MERCOSUR

By: developer

MERCOSUR, a trading bloc made up of South American countries, was created in 1991 to promote free trade and the fluid movement of goods.

MERCOSUR bloc met in July at their 48th summit where Bolivia was officially incorporated as its sixth permanent member.  More newsworthy, particularly in light of the bloc’s troubled economic performance, there was some progress towards advancing on long-stalled trade initiatives, specifically an agreement with the EU.  These initiatives appear to show promise are in part due to mounting pressure from Brazil to gain greater market access.

Trade among member countries continues to decline with a 20.3 percent drop in the first quarter of 2015 compared to the same period last year. Last year, intra-bloc trade declined 13.1 percent.  All of the Mercosur member countries were hit with a decline in exports to other member states according to a report recently released by the Argentine Chamber of Commerce (CAC). The report highlighted the following:

  • Venezuela with a 46.3 percent decline
  • Uruguay with a 32.6 percent decline
  • Argentina with 24.9 percent decline
  • Brazil with 13.7 percent decline
  • Paraguay with a 12.5 percent decline

Intra-regional trade has not been the only problem as the overall export sector has taken a hit due to commodity prices and economic instability as well as uncertainty facing its largest member nations.

Obstacles still remain such as Mercosur’s Resolution 32/2000, which requires consensus from all members in trade issues, including bilateral agreements.  Resolution 32/2000 has been called a source of gridlock by Forbes because of the requirement of consensus from all members on all trade issues. Overcoming a culture of protectionism will also be a challenge as this has led to a countless regulations which will be difficult to reverse and will likely makes any short term gains improbable.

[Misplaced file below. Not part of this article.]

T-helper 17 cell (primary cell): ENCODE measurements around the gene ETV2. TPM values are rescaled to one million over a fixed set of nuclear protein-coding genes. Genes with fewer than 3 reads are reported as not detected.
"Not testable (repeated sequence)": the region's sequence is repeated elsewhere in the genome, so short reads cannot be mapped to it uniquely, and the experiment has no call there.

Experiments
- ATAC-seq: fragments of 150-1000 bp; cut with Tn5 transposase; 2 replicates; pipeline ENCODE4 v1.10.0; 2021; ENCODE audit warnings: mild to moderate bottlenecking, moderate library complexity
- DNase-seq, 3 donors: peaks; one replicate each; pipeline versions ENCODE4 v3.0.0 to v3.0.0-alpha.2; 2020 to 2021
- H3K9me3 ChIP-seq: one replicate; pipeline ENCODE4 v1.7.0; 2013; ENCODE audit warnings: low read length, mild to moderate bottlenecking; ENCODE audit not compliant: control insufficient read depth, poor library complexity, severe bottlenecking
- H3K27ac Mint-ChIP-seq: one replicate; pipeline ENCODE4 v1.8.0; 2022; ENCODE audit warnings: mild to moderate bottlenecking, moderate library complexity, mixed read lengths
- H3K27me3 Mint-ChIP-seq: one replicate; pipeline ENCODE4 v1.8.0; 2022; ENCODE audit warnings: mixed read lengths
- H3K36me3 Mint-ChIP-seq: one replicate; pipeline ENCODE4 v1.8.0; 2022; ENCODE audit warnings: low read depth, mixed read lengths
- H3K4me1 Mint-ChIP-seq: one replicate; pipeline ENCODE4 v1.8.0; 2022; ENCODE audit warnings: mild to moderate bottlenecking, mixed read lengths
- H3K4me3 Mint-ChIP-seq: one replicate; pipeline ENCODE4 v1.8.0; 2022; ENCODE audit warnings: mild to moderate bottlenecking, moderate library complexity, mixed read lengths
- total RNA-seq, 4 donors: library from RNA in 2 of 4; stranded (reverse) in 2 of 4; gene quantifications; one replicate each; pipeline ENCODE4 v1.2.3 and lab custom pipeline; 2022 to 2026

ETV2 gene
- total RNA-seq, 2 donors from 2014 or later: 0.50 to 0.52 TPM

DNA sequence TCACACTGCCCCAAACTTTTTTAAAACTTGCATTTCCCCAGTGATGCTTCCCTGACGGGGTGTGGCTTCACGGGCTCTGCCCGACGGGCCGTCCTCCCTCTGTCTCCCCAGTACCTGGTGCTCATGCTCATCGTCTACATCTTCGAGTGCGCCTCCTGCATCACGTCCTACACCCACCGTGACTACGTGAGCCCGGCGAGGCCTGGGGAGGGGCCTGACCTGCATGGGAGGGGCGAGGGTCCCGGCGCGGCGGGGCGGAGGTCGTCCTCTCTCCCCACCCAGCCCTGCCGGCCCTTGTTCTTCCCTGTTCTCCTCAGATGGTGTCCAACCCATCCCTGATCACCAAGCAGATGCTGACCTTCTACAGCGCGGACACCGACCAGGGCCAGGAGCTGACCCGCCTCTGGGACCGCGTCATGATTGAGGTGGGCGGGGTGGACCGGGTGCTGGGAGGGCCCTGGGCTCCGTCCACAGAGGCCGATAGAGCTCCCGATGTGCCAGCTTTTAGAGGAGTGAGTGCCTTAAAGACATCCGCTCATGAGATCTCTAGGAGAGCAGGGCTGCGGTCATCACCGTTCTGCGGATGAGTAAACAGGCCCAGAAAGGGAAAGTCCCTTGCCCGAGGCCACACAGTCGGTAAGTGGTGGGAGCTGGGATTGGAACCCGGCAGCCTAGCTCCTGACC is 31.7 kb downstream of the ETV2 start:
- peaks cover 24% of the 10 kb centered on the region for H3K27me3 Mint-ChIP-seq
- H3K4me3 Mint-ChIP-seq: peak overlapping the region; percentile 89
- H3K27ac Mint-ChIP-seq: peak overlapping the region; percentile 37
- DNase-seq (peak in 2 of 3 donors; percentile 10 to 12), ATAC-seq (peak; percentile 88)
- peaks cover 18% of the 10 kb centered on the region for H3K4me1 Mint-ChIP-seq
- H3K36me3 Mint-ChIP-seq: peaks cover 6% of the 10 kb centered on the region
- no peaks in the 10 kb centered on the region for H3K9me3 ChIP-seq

What does this mean for Florida? A decline in MERCOSUR bloc economies has had an impact on Florida’s overall trade numbers. Brazil, Florida’s most important trading partner, saw a decline of 11.3 percent, significantly affecting Florida exports in several sectors.  Argentina and Venezuela are also important Florida export destinations and their instability and uncertainty have also had repercussions.

But bright spots remain in Latin America. Peru, an important member of the Pacific Alliance, is growing and is well positioned for additional growth.  While the Pacific Alliance bloc is not as large – economically speaking – as MERCOSUR, its benefits from strong policies that favor increased market access and openness which will certainly generate new opportunities for Florida exporters.

 

Get Involved:

Learn what your business needs to know in order to successfully trade with the world’s growing economies by becoming a part of the Florida Chamber’s Global Florida program. Contact Alice Ancona today for more information.